Day Five: A Lifetime of Lessons

The constant movement of the water’s flow calls for one’s constant attention.

If only we all stopped to realize – on or off the water – everything is always in motion. And we should always be giving life our utmost attention…

Because of this, what I watch flow out of day five (our first day on the river!) is an overwhelming amount of lessons from each and every person, or puzzle piece, shall I say.

“When in doubt, scout it out,” says Jon, right before we jump in our canoes and make an “offering” to the river before we commence.

Then, from Jack, “Love the rock, don’t hate the rock,” he says, explaining how leaning into barriers on the water (or in life, I suppose) can keep you from flipping over.

“If you hate the rock you’re going to flip every time,” he adds.

“And remember, sometimes the biggest wave is not the strongest wave.”

As we get comfortable, the mood moves from safety to talk about technique. Jack explains a perfect paddle stroke, sharing how he learned as a kid to pretend he was wearing a jersey with a number on his chest.

“Show the judges on shore your number!” he says, demonstrating the movement.

Soon after, we pull over to the shore, stopping at a creek flowing into the river. It’s known as Mess Creek.

Here, what I learn from Alexa (after her and Jon scour for rocks) are the feelings she is experiencing in these sunny moments. She brings me back to when she was a child playing soccer in the schoolyard. Grade six.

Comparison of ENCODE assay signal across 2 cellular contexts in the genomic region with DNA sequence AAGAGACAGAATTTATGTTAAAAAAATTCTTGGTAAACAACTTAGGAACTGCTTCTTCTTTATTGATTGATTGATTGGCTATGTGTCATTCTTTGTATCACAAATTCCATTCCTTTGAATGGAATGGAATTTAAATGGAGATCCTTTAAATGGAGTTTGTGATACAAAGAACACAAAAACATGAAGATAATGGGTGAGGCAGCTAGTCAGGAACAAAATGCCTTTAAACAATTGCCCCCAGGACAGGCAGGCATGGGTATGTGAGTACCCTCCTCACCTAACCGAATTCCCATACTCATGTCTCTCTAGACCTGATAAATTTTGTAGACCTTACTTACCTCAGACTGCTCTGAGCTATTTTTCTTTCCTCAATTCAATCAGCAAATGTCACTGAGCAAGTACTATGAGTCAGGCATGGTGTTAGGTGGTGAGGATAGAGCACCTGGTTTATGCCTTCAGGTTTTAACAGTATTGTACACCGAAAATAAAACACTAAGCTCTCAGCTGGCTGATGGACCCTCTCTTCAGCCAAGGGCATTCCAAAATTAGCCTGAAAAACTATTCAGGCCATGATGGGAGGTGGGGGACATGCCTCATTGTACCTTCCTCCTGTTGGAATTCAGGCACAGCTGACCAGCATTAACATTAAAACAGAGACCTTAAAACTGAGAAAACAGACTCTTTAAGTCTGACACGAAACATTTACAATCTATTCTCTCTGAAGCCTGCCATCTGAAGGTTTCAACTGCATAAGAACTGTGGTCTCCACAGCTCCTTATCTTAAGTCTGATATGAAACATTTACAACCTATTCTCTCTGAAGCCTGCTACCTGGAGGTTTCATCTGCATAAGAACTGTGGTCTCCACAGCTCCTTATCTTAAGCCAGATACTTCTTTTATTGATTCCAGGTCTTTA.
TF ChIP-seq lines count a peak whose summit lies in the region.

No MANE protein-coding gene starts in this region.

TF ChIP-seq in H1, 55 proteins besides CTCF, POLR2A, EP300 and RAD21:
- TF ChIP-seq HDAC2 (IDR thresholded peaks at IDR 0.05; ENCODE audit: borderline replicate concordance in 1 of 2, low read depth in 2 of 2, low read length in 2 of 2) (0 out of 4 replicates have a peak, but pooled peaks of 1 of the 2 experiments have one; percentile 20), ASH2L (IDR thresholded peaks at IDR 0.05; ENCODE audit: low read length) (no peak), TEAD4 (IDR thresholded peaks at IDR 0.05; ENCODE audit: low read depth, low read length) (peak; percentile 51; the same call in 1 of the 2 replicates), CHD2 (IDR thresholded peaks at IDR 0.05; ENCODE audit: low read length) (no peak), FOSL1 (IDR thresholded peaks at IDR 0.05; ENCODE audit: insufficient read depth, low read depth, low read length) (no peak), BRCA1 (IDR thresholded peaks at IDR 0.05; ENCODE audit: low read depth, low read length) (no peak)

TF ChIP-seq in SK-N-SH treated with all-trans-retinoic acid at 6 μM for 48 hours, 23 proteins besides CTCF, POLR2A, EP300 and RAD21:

“I remember just thinking that life is so good,” she says, “It was the first time I ever experienced bliss.”

This is what she says she is sensing now.

Which, I also experience getting back into the canoe paddling with Steve thereafter. We share many moments of silence, followed by many moments of getting to know each other. We even develop a language of how hard to paddle based on the “standard vehicle method.”

“I would say this is a second gear rapid,” he guides me calmly. “Okay, now let’s shift in to fourth.”

Then, playing with a bit of my own love language, “I would be a willow tree,” he responds to my favourite of all the questions being “What kind of tree are you?”

“Why be someone’s rock when you can be their shelter?” he adds.

As the river changes tides, Steve changes moods. From sincere to totally silly, I suddenly awaken to the fact that there are not nine people on the trip…

But 11.

Steve has two acting characters travelling with him at all times. We grow to name one “Safety Steve.” I grow to LOVE Safety Steve. Dearly. It is this wonky yet totally endearing character who later teaches me how to use a “Flint and Steele” fire starter as we spark a flame having successfully chosen a cozy campsite for the evening. (This is where Steve also makes me a strap to hang my sunglasses from my neck, an integral piece of wear on a trip, I am learning.)

After dinner, I take my turn. I show the group what poses to put the body in to aid digestion. As everyone knows, a healthy flow on a camping trip is essential not only on the river…

(A bunged up body is a bunged up mind!)

It’s a story, of a story, of a story…

Here’s to the processes of it all.